HoneyConnector is a Python 2.7 script to detect sniffing Tor exit relays by using bait connections and checking for reconnects with unique login credentials.
What is it exactly?
HoneyConnector conducts bait connections in plaintext protocols, currently FTP and IMAP, with unique credentials. If another connection with these credentials takes place, the exit relay the initial connection took place through can be considered for a closer inspection. It can be divided in four parts: client, IMAP server, FTP server and the underlying database backend.
The database backend is a PostgreSQL database, where the queue of nodes, all known nodes, used credentials and credentials in login attempts are stored.
The client module generates new credentials and transmits them to the corresponding server modules. When an account is created on a server, the client simulates a session (Thunderbird checking for new mails, FileZilla downloading a random file), closes the connection and initiates a deletion of the account on the server, since we don't want anyone to really log in there. Additionally, it fetches SSL certificates directly and through Tor and compares them.
The FTP module is powered by pyFTPd, whose status messages were adapted to imitate vsFTPd and which logs login attempts directly into the PostgreSQL database. It listens for control messages from the HoneyConnector client to create new users. After the creation of users, a random set of data from a directory is chosen and copied to the directory of the FTP server.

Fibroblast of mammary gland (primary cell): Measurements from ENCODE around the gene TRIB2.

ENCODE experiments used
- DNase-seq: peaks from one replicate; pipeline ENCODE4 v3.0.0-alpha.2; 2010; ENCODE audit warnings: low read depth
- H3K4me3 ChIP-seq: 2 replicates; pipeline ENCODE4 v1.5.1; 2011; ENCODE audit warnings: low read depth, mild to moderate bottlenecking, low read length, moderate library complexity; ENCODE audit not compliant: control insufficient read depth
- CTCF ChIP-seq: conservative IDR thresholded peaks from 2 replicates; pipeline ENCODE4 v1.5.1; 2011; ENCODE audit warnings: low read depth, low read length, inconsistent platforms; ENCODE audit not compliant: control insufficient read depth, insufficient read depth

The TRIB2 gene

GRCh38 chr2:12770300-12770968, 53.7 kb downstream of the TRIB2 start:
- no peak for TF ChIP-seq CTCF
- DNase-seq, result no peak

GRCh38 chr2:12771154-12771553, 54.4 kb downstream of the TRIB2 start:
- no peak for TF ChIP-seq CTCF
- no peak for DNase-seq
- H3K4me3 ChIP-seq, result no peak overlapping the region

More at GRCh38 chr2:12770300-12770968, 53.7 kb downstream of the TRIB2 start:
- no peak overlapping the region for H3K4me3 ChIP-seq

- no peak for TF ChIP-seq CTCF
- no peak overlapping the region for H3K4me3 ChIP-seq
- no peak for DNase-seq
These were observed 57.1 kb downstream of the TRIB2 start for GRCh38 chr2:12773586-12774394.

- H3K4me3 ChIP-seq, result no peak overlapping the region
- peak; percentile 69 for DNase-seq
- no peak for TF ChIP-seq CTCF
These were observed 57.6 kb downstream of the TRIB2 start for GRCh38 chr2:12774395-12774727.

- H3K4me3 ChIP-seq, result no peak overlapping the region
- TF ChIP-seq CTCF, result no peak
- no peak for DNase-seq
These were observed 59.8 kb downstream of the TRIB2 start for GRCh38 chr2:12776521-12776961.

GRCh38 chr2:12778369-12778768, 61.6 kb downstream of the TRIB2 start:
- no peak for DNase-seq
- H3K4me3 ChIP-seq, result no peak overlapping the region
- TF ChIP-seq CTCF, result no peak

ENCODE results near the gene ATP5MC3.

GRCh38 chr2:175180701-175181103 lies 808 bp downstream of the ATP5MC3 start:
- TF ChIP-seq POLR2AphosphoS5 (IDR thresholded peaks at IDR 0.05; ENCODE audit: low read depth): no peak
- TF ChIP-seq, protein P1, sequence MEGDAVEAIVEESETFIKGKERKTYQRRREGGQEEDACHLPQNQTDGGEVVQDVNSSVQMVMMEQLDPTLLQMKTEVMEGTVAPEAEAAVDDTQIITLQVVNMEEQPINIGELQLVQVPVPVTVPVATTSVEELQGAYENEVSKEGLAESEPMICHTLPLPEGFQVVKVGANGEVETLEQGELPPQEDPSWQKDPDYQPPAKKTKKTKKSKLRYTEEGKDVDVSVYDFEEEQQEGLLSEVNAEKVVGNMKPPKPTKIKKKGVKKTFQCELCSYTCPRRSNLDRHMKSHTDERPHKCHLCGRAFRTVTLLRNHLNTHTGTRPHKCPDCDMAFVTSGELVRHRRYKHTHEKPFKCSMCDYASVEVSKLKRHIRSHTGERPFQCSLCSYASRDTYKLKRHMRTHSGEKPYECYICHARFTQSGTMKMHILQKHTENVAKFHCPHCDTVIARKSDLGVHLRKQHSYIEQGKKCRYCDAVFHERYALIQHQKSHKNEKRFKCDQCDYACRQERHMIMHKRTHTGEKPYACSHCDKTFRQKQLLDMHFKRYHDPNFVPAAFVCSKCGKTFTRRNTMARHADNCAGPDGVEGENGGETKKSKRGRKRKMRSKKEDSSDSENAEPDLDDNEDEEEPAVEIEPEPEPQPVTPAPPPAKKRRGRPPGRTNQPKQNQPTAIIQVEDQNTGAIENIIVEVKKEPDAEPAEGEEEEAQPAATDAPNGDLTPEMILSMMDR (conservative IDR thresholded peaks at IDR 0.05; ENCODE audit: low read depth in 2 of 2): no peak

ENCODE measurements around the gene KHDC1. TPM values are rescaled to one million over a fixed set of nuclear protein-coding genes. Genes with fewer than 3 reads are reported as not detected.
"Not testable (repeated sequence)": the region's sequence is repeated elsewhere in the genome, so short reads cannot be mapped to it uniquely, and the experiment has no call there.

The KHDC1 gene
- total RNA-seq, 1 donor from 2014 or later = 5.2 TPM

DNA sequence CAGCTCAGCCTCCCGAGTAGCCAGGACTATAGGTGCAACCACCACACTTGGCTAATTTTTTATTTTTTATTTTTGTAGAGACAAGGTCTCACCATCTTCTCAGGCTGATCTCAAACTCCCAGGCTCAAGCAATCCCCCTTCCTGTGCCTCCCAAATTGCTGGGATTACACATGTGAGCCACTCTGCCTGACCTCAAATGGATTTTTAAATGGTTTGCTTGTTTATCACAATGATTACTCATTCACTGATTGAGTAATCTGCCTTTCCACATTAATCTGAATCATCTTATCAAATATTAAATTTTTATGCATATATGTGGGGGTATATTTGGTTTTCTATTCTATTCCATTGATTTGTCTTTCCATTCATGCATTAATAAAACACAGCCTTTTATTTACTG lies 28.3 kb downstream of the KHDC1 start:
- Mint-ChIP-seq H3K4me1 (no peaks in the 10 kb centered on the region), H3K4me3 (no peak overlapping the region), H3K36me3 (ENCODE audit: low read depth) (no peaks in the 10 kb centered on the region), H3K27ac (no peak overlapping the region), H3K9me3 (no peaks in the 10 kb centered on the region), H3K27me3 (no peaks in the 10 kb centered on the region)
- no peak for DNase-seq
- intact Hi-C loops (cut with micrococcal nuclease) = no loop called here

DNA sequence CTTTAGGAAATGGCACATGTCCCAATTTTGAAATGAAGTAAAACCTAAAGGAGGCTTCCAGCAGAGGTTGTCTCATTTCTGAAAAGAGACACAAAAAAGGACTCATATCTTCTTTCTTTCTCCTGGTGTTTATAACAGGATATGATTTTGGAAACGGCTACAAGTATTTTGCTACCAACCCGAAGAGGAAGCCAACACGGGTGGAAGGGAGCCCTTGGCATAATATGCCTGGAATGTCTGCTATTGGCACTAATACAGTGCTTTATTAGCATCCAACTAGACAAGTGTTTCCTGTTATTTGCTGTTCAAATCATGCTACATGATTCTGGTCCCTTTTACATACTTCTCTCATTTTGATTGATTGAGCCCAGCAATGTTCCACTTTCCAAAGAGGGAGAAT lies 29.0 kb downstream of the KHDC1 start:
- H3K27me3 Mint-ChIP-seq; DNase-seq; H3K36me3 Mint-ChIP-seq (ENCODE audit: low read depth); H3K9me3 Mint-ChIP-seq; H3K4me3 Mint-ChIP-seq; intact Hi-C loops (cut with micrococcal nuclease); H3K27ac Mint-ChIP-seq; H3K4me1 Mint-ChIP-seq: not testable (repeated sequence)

The IMAP module uses the Dovecot MTA with MySQL for the user backend. The HoneyConnector IMAP server module adds and deletes users in the MySQL database and creates a random amount of nonsensical e-mails in the user's mailbox (these messages are currently never transferred to the client). Dovecot loggs login attempts to its log file, so an extra part of the IMAP server parses this log file and transfers new login attempts into the common PostgreSQL database.
This all can be deployed on just one machine, or one machine each for every task. With some adaptions, you can add more servers for one protocol and become an overlord of the Tor anti-sniffing task force - it's all up to you. And please, report your findings to the Tor mailing list.
What has to be done
This script was created for measurements used in a master's thesis and a correlating paper, being used over the course of about four months. For this, it was sufficient, but I think this project still needs some more work in the following sections:
- Because I was new to Python when I started this: Core refractoring...
- ... and proper exception handling...
- ... and performance tuning, a lot of performance tuning
- Creating an easier install routine
- Collecting the config in a central place
- Securing the connection between the server and the client modules properly
- Currently it needs a restart about every 24 hours because of an error with too many open files - I couldn't track down, if this was a problem with psycopg2 or stem
- Maybe check, if it already runs on Python 3.x, and adapt problems
Otherwise, have fun tracking down those Tor sniffers, and thank you for contributing if you fix any bugs or add new features!